Sponsored Content: Making home improvements is a great way to increase the value of your home and make the most of a new mortgage, and mortgage refinancing may help you decrease your monthly payments and lock in lower interest rates.
Although refinancing a mortgage can be complex, there are ways you can prepare yourself for the process. Here’s what you need to know about renovating your home before refinancing your home mortgage with Discover® or another lender.
What does a mortgage refinance entail?
Mortgage refinancing involves creating a new mortgage to replace your current one. Homeowners might choose to refinance so they can lower their interest rate, increase their repayment term, or take cash out from their equity.
The refinancing process typically takes 30 to 45 days and involves the following steps:
- Choosing a lender: Shop around and compare lenders and loan terms to find the right lender for your needs.
- Setting loan terms: Work with the lender to set loan terms that work for your financial needs. Depending on your lender, your terms may not be locked in until you are approved.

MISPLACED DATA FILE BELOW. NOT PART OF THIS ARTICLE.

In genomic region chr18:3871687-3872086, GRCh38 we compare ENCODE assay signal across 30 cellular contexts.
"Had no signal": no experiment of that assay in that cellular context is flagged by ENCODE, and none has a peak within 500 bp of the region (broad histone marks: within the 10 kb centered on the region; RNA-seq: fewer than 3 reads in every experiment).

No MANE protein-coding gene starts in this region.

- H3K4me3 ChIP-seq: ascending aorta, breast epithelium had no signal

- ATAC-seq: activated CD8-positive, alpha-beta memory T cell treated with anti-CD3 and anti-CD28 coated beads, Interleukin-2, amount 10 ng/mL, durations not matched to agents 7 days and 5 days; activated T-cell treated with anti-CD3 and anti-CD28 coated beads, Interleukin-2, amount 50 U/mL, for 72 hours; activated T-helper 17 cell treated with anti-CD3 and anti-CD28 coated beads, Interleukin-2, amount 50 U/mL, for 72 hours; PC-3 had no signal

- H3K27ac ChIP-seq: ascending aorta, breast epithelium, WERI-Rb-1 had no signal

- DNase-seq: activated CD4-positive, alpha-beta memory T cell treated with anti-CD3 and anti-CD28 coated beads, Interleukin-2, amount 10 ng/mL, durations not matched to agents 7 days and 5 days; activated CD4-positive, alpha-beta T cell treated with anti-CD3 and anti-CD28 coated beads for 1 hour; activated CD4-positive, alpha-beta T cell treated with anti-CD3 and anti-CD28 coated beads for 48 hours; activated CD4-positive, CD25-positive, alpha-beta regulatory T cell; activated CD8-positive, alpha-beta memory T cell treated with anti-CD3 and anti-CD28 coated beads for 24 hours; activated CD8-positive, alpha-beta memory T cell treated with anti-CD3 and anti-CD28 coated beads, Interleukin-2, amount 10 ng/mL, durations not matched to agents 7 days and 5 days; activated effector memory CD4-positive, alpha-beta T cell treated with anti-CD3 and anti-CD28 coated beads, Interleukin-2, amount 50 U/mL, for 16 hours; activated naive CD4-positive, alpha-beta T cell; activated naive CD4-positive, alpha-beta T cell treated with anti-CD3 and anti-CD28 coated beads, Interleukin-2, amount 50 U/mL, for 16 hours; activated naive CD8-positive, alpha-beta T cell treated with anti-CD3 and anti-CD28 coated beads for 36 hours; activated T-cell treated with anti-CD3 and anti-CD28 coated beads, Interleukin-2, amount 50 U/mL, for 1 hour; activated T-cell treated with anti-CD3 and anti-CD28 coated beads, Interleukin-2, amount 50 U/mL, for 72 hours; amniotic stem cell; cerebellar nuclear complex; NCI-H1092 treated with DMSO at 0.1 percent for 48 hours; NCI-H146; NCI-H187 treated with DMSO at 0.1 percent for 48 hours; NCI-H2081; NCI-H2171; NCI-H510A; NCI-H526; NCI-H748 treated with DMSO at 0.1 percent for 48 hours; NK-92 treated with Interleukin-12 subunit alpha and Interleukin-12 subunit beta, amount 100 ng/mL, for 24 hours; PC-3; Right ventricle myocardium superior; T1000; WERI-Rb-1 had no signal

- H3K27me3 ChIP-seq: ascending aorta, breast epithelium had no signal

- Submitting financial documents: The lender will request access to financial documents and information like your current mortgage, credit score, and monthly debts when determining approval.
- Conducting a home appraisal: The lender may appraise your home to figure out its value and equity.
- Closing the loan: You’ll close on the new mortgage and pay any closing costs like loan origination and insurance fees.
How can home improvements help the refinancing process?
Home improvements can affect the appraisal part of the refinancing process. Appraisers will take into account:
- The exterior condition of your property
- Square footage
- Number of bedrooms and bathrooms
- Lot size
- Recent remodeling and upgrades
If you renovate before your appraisal, you might increase the overall value of your home.
You might consider making the following home improvements before refinancing your mortgage:
- Increasing square footage by creating an annex or add-on
- Turning a detached garage into an office or rental space
- Sprucing up the home exterior
- Boosting energy efficiency
- Updating blemished floors and old carpeting
Just remember to document and keep records of your home improvements. Having this information on-hand can help your appraiser, lender, and insurance provider prepare your refinancing terms and help you make the most of your new mortgage.